Publicaties

Identification of novel Theileria parva candidate vaccine antigens and discovery of new therapeutic drugs for the control of East Coast fever

Nyagwange, James J.

Samenvatting

ECF caused by the hemoprotozoan pathogen Theileria parva is the leading tick-borne disease of cattle in sub-Saharan Africa, causing death of cattle and significant economic losses. Currently control of the disease is dependent on vaccination and drug treatment. The infection and treatment method of vaccination involves deliberate infection with live sporozoites from three strains namely T. parva Muguga, Kiambu5 and Serengeti (known as Muguga cocktail) and simultaneous treatment with a long-acting oxytetracycline. Although effective, this method has serious limitations; the immunity generated by the vaccine is strain specific and immunized cattle can become life-long asymptomatic carriers of the parasite, posing risk for the spread of the disease through introduction of ‘foreign’ T. parva strains in areas where the strains in the vaccine are not present. The production and distribution of the vaccine involves complex procedures requiring infrastructure and specialized expertise which are not always available. These concerns undermine the widespread uptake of this vaccine. There have been efforts to identify sporozoite antigens that are targets of neutralizing antibodies and one protein, p67 is considered the lead candidate for development of a subunit vaccine. However, this protein only protects only a proportion of immunized cattle. Although research is ongoing on different formulations and immunization regimen to improve the efficacy of this antigen, protection against ECF might be improved by additional sporozoite antigens that induce sporozoite neutralizing antibodies. In an attempt to identify such antigens and to support research on the biology of T. parva we employed two strategies. Firstly, we characterized the sporozoite proteome by LC-MS/MS analysis. In total, 4,780 proteins were identified in an enriched preparation of sporozoites. Of these, 2,007 were identified as T. parva proteins, representing close to 50% of the total predicted parasite proteome. The remaining 2,773 proteins were derived from the tick vector. The identified sporozoite proteins include a set of known T. parva antigens targeted by antibodies and cytotoxic T cells from cattle that are immune to ECF. We also identified proteins predicted to be orthologs of Plasmodium falciparum sporozoite surface molecules and invasion organelle proteins, and proteins that may contribute to the phenomenon of bovine lymphocyte transformation. Secondly, we searched the re-annotated T. parva genome for genes predicted to contain GPI anchor signals, since they are likely to be located on the cell surface and expressed fragments of six of the selected genes in E. coli. The recombinant proteins were used to raise antisera in mice. Antisera to two proteins, TpMuguga_01g00876 and TpMuguga_01g00939, neutralized sporozoite infectivity to a high degree, while antisera to two additional proteins, TpMuguga_01g00095 and TpMuguga_04g00437, exhibited moderate neutralizing capacity. We conclude that these four antigens are potential vaccine candidates, which should be evaluated further in cattle.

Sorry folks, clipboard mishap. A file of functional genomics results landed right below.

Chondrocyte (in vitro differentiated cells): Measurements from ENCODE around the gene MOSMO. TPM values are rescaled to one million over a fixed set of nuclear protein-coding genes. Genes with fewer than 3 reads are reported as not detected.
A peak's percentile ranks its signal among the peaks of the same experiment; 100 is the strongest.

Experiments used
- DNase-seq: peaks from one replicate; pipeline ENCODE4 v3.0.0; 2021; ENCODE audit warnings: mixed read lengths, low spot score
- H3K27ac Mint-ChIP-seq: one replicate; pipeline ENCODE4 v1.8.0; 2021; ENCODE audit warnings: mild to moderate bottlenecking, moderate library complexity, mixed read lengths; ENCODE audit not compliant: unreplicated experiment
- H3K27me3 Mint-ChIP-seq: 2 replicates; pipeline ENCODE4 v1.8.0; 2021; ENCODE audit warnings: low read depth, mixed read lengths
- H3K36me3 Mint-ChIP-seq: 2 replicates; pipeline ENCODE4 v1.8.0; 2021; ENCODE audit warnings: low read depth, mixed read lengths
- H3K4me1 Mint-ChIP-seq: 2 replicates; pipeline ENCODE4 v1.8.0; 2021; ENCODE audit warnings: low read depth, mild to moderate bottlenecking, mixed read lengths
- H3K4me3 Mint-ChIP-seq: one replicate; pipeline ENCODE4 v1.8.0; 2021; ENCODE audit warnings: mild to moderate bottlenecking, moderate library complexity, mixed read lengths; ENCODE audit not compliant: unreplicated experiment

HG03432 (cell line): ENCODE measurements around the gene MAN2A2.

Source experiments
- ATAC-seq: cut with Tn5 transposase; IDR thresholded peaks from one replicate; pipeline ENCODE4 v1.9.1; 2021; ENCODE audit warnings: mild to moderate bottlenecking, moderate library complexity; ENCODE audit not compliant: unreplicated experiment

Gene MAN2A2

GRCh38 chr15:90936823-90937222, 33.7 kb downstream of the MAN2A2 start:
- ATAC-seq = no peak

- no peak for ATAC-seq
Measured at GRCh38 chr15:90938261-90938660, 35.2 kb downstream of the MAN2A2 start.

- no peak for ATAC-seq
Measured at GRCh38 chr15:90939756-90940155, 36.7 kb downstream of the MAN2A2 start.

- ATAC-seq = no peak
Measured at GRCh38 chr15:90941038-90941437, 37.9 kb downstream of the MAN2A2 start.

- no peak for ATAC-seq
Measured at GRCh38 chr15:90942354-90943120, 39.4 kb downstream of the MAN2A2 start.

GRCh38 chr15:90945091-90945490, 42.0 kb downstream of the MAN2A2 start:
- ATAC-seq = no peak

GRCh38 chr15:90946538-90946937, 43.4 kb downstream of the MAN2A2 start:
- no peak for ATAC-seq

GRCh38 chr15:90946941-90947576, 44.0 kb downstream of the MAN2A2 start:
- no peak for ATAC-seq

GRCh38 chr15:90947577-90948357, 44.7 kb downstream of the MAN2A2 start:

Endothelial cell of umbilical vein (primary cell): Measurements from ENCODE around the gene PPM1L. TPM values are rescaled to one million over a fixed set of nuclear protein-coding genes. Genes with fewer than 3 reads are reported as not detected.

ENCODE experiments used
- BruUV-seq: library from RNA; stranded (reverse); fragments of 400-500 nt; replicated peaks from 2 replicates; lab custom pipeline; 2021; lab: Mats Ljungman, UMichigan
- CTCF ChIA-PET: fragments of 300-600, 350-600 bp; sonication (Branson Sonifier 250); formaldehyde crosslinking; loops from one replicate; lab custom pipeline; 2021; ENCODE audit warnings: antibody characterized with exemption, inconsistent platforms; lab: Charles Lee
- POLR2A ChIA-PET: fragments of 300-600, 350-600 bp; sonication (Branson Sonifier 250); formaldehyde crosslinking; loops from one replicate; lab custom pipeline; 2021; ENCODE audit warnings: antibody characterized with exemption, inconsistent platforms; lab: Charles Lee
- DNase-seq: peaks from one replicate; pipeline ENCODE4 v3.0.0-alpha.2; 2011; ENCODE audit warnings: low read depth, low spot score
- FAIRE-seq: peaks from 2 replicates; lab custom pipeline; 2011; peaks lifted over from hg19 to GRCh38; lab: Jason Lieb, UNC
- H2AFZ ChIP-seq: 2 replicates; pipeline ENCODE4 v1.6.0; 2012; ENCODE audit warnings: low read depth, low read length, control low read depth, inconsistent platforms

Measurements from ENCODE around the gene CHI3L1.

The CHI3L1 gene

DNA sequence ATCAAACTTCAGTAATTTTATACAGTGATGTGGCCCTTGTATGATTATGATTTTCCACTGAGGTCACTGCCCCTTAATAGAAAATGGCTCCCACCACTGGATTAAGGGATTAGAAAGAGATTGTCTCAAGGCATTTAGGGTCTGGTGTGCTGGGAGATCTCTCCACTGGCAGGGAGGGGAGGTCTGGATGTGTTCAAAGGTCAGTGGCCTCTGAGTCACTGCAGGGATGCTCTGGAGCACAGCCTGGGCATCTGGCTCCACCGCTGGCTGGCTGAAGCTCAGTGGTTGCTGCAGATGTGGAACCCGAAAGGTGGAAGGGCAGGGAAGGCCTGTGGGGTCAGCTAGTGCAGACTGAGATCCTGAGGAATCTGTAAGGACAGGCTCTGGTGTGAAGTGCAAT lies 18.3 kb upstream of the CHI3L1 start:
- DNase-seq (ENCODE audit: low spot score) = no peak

Chemotherapy is another method of ECF control and is currently dependent on the use of buparvaquone, a drug that was developed in the late 1980’s and to which resistance has been reported in the related parasite Theileria annulata. Fortunately, resistance has not been reported in T. parva, but this could occur, underscoring the urgency for discovery of new cost-effective drugs. Using a 3H-thymidine incorporation assay we screened the Medicines for Malaria Venture (MMV) open source 400 malaria box and 396 pathogen box compounds to discover novel compounds with anti-parasitic activity. We identified nine malaria box compounds and eight pathogen box compounds that inhibit the proliferation of a T. parva infected cell line. However, only two compounds, MMV008212 (malaria box) and MMV688372 (pathogen box) represent promising leads with half maximal inhibitory concentration (IC50) values of 0.78 and 0.61 µM, respectively, and half maximal cytotoxic concentration (CC50) values > 5 µM. The remaining selected compounds exhibited a high degree of non-specific cytotoxicity (CC50 values < 1.09 µM) on the proliferation of bovine peripheral blood mononuclear cells stimulated with concanavalin A. We also tested the anti-cancer drug, dasatinib, used in the therapy of some leukemias. Dasatinib was as active and safe as buparvaquone in vitro, with an IC50 of 5 and 4.2 nM, respectively, and CC50 > 10 µM. Our preliminary data suggest that it may be possible to repurpose compounds from the cancer field as well as MMV malaria and pathogen boxes.